In one of its embodiments, the method of this invention comprises the steps of (1) forming grooves in at least one surface of an insulating base in portions of that surface where a conductor is to be formed so that the result is a predetermined pattern for the grooves with intermediate high relief portions having the original surface of the base, (2) applying a first metallic coating over the high relief portions and in the aforesaid grooves, (3) applying a resist only over the high relief portions of the surface and not over the metal in the grooves, and (4) applying a second metallic coating over the exposed portions of the first metallic coating in the grooves and (5) removing the resist and the portions of the first metallic coating covered thereby so as to confine the metal coating to the grooves and provide an electric conductor thereon.
To simplify the discussion, the aspect of the process involving the deposition of conductors by electroplating will 'be explained as coating only one side of the base, however, it is to be understood that electric conductors in accordance with this aspect of the invention may be formed on both sides of the base in accordance with the process greatly to enlarge the commercial application of the complete product, FIG. 6a illustrates a typical panel having a hole therein with a metal conductor on the hole or bore, and with conductors formed on both of its surfaces.
Referring now particularly to FIGS. 1-6, the insulating panel 10 of FIG. 1 may have a series of grooves 11 formed in its upper surface corresponding to the portions of that surface upon which an electric conductor is to be formed. The grooves 11 may be produced by chemical etching with nitric or other mineral acids, or cutting, or debossing in accordance with well-known techniques, or the grooves may be formed by molding during the fabrication of the panel. Various molding methods may be employed including injection molding, compression molding, transfer molding, and mechanical routing. The various techniques that may be utilized to impress or otherwise form grooves 11 on one or both surfaces of the panel 16 are believed to be well known so as to obviate the necessity of describing such a step in detail herein. For example, the required design may be etched on to a steel plate and the plate used for debossing the insulating panels or base.
The grooved surface of panel 10 is then coated by a metallic coating 12 which, for example, may be silver and which is formed over the entire surface and in the grooves. The coating 12 may be applied to the surface in a manner disclosed in United States Patent No. 2,699,- 425, which issued January 11, 1955, and which has been assigned to the assignee of the present application, and shown in FIG. 7 herein. The base is first rinsed by a water spray 15 from a nozzle 14, and then a sensitizing solution 16 (such as stannous chloride, SnCl is then sprayed from a nozzle 17 onto the base. The base is then subjected to a dual spray from nozzles 20 and 21, one of these sprays being a silver salt solution 22, while the other spray is a salt reducing solution 23. The streams 22 and 23 unite with the chemical sensitizer at the surface of base 22 and the silver salt solution is reduced to metallic silver. The silver base 10 is washed by a water spray 24 from a nozzle 25 and is dried by an air blast 26 from a nozzle 27, producing a silver coating over the entire surface of the base and in the grooves. The grooves themselves may be roughened during the molding, etching, cutting, or debossing process to enhance the adhesion in the silver coating within the grooves and the surface of the base 10. This may be achieved by providing serrations on the debossing dies, or after grooving the base may be masked so that only the grooves are uncovered and subjected to a sand blast.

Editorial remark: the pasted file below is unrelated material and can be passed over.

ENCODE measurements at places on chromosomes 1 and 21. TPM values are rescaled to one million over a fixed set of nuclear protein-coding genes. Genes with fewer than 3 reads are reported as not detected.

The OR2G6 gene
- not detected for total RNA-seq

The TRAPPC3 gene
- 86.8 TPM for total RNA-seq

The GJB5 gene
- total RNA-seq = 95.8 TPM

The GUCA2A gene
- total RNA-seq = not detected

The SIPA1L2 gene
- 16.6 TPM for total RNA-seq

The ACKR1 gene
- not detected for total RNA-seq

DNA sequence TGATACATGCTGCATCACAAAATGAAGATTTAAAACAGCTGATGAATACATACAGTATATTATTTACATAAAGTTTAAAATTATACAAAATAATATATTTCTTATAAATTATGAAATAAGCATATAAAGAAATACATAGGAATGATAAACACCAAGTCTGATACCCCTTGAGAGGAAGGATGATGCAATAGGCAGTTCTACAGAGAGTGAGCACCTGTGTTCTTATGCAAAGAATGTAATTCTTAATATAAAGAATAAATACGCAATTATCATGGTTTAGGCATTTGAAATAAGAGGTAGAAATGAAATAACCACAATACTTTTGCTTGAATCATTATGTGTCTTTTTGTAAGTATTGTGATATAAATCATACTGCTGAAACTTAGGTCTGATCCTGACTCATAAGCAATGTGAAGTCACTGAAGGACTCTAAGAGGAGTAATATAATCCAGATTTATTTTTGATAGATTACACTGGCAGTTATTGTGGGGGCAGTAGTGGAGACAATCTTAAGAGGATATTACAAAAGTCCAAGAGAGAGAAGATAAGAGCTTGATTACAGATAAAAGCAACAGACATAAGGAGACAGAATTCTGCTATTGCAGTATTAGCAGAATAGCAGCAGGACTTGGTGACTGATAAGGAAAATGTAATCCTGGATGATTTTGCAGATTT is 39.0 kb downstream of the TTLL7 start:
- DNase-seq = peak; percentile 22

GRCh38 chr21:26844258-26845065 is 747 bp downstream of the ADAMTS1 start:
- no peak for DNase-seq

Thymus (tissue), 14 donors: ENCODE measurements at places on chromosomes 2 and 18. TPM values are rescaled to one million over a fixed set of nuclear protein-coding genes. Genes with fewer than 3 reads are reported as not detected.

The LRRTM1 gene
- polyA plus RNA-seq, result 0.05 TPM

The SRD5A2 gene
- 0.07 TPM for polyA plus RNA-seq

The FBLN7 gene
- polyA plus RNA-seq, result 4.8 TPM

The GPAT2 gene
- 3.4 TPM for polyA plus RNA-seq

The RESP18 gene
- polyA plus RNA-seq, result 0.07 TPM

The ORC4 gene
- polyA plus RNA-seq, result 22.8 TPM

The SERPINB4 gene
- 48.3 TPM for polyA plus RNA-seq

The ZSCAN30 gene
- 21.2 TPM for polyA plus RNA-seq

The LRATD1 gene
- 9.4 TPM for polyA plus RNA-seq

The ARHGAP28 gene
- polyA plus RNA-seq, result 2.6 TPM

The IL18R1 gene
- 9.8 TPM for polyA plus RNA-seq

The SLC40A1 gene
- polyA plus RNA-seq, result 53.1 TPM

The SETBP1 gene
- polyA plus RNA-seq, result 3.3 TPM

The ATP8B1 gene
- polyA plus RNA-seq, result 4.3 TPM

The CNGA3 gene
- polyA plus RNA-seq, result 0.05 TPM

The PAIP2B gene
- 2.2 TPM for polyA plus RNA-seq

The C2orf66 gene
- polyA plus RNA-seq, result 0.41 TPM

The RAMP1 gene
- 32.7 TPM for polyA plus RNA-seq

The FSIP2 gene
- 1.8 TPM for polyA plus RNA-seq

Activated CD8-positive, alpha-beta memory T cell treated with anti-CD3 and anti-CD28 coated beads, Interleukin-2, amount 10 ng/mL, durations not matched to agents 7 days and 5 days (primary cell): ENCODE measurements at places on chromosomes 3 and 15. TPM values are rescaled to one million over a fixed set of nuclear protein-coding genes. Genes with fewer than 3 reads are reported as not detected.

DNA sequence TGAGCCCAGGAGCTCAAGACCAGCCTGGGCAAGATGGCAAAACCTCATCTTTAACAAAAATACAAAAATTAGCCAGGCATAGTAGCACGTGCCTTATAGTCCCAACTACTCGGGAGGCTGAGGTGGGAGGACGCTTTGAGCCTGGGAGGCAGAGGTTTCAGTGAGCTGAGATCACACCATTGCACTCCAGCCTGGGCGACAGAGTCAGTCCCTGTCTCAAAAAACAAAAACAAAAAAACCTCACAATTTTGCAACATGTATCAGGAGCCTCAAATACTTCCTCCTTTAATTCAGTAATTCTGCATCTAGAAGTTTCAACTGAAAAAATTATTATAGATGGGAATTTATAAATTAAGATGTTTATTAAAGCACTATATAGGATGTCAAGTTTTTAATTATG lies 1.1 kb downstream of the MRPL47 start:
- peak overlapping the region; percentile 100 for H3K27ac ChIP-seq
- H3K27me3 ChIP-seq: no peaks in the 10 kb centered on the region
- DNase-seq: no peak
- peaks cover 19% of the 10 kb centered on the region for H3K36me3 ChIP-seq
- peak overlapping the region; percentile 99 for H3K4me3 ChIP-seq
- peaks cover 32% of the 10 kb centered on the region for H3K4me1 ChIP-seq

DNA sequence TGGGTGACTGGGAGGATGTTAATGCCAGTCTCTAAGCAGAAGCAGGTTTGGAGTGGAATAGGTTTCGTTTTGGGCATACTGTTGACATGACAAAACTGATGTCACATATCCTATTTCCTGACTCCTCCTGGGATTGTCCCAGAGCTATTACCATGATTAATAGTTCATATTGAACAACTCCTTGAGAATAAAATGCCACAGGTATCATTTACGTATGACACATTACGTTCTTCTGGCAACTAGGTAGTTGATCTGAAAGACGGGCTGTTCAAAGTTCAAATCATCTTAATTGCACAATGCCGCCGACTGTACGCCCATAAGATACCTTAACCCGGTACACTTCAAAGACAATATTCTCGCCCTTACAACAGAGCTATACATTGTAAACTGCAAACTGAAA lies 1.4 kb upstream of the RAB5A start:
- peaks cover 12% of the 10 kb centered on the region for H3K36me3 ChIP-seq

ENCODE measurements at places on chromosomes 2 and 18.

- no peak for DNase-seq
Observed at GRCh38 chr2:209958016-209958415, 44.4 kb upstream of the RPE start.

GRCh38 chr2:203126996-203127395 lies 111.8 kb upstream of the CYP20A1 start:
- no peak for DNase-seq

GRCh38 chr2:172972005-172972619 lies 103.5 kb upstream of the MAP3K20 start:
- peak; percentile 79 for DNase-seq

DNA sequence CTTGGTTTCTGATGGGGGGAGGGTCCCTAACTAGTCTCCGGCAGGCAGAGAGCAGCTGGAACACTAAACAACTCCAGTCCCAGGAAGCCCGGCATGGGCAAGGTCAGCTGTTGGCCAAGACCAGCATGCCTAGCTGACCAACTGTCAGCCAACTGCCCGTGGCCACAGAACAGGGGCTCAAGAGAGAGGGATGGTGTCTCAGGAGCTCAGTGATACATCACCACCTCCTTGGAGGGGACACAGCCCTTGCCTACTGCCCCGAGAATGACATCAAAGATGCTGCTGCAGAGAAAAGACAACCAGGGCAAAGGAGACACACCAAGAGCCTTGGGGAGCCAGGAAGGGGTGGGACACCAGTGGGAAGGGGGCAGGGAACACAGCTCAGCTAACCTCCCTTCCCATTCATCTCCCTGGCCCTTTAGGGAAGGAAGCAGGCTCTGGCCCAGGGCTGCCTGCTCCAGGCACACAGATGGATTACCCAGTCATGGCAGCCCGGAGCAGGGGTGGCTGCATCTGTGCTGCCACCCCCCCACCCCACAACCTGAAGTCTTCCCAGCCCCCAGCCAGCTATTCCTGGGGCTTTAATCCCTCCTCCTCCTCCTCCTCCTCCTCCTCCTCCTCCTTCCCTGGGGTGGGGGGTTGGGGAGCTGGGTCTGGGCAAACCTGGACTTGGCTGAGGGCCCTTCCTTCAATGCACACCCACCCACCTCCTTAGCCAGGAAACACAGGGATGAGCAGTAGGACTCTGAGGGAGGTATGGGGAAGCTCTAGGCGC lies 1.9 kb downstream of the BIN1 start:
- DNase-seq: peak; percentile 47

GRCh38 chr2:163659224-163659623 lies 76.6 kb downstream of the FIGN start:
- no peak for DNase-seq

It is apparent that when it is desired to coat both sides of base 10 a pair of like nozzles may be disposed on opposite sides thereof to form the coating process of FIG. 7. The optimum thickness of silver on base 10 is that which produces a resistance of from 1 to 2 ohms as measured between prods 1 inch apart on an area which need not exceed 2 inches square. (Any greater area will not alter the resistance appreciably.) If the silver layer is thicker than this, it is not easily removable after the copper plating step. On the other hand, if the silver layer is too thin, it may not have sufficiently low resistance to carry the desired copper plating current.
Instead of depositing a silver coating on the base, it is also within the scope of the present invention to deposit other conductive metals, such as copper. This may be accomplished, for example, by the spraying of a cupric acetate solution and a sodium hydrosulphite solution onto the surface of the panel to effect reduction of the copper acetate thus producing a copper coating. Although in the subsequent description the coating layer 12 will be referred to as being of silver, it will be understood that it may also be of copper or of some other suitable conductive metal.
As shown in FIG. 4, a resist is applied over the high relief surfaces of coated base 10, the resist being indicated as 28. The resist may be applied in a manner shown in FIG. 8 by means of a suitable roller 29, which applies the resist only over the silver coating on the high relief surface. The resist is such that it does not run down over the silver coating lying within the aforementioned grooves.